Ombudsman upholds forestry contractor case after farmer pulls out of contract

Ciaran Moran

Ciaran Moran

The Ombudsman has ruled in favour of a forestry contractor in his case against the Forestry service over an unpaid premium.

The contractor planted a forest on behalf of a farmer and had a five year contract to maintain the forest.

In return he was to receive the forest premium from the Forest Service. The agreement could only be revoked if both parties agreed.

However, the year after the forest had been planted, the farmer told the Forest Service that he had maintained the forest himself and that the agreement had been revoked.

The Forest Service paid the premium to the farmer.

The complainant was unaware of this until he contacted the Forest Service to seek payment of the premium.

He considered that the Forest Service should honour the agreement and seek repayment from the farmer.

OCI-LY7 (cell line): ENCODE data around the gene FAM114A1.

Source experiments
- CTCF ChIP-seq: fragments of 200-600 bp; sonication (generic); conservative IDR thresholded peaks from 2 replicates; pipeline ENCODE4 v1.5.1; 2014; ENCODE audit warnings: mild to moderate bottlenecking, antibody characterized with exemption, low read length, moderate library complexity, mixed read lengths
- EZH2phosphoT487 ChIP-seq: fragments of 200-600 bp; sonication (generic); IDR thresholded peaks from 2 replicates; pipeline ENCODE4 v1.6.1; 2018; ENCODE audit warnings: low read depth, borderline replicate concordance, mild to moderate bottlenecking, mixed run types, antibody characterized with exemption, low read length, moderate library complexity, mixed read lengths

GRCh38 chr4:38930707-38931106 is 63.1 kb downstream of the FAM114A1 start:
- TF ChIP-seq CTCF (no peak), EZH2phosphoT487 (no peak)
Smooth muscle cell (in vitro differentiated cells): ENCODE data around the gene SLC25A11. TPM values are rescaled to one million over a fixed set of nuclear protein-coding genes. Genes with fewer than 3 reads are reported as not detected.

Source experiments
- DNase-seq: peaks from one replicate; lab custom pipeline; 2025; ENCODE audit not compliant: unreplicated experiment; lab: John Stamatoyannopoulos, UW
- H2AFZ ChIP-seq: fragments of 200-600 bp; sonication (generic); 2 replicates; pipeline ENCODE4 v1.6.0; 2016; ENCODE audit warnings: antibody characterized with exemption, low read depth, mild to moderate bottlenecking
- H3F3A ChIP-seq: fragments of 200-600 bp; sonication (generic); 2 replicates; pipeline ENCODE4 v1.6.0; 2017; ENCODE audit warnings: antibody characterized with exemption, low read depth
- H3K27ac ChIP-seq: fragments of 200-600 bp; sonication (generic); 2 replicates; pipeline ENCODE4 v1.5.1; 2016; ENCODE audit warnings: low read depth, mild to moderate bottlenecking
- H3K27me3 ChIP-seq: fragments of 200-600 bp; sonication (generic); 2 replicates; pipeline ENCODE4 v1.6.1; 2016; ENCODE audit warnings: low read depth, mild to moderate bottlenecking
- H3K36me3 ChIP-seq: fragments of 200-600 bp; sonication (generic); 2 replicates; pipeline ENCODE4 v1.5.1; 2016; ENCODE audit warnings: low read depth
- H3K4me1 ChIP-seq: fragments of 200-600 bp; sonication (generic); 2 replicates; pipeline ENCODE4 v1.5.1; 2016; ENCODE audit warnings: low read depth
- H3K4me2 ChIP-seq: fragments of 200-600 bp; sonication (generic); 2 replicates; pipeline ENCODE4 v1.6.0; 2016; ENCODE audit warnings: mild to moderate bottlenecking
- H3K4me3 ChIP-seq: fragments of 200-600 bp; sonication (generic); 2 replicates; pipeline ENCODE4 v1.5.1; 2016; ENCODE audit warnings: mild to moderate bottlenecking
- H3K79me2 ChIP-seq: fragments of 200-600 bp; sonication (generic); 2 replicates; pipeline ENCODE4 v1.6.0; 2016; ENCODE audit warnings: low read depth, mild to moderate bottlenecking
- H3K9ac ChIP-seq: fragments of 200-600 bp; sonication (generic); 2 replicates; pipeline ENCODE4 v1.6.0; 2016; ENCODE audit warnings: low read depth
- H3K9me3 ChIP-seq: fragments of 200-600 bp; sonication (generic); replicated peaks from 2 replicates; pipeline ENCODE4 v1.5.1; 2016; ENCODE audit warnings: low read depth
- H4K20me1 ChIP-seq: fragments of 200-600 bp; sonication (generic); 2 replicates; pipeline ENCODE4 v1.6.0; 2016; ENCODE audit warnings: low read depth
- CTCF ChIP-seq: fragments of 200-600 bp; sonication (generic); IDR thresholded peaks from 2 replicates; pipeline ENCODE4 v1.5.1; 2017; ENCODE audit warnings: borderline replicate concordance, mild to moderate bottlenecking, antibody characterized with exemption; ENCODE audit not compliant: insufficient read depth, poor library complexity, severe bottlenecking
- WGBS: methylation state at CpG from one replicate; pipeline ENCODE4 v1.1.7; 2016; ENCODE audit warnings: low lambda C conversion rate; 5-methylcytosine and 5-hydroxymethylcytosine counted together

In his examination of the case the Ombudsman said the contractor had a contract which could only be revoked with his agreement.

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He said the Forest Service should have sought written evidence that such agreement had been received prior to payment issuing to the farmer.

Without such evidence the Ombudsman considered that payment to the farmer should have been withheld pending receipt of confirmation of the agreed revocation.

However he accepted that it was primarily a civil matter between both parties.

The Forest Service argued that it had paid the premium in good faith on the basis that the farmer had said that the contractor had been notified of the revocation and that he had maintained the forest himself.

It also said that it has since changed its procedures to require farmers to provide written evidence that contractors have agreed to the revocation of agreements before payment issues.

In his ruling the Ombudsman said while the complaint was upheld because the Forest Service had not acted correctly in managing the situation.

However, the Ombudsman did not find that payment should have issued to the complainant.

This was because the farmer was required to certify that the maintenance work had been carried out satisfactorily and it was unlikely that would happen in this instance.

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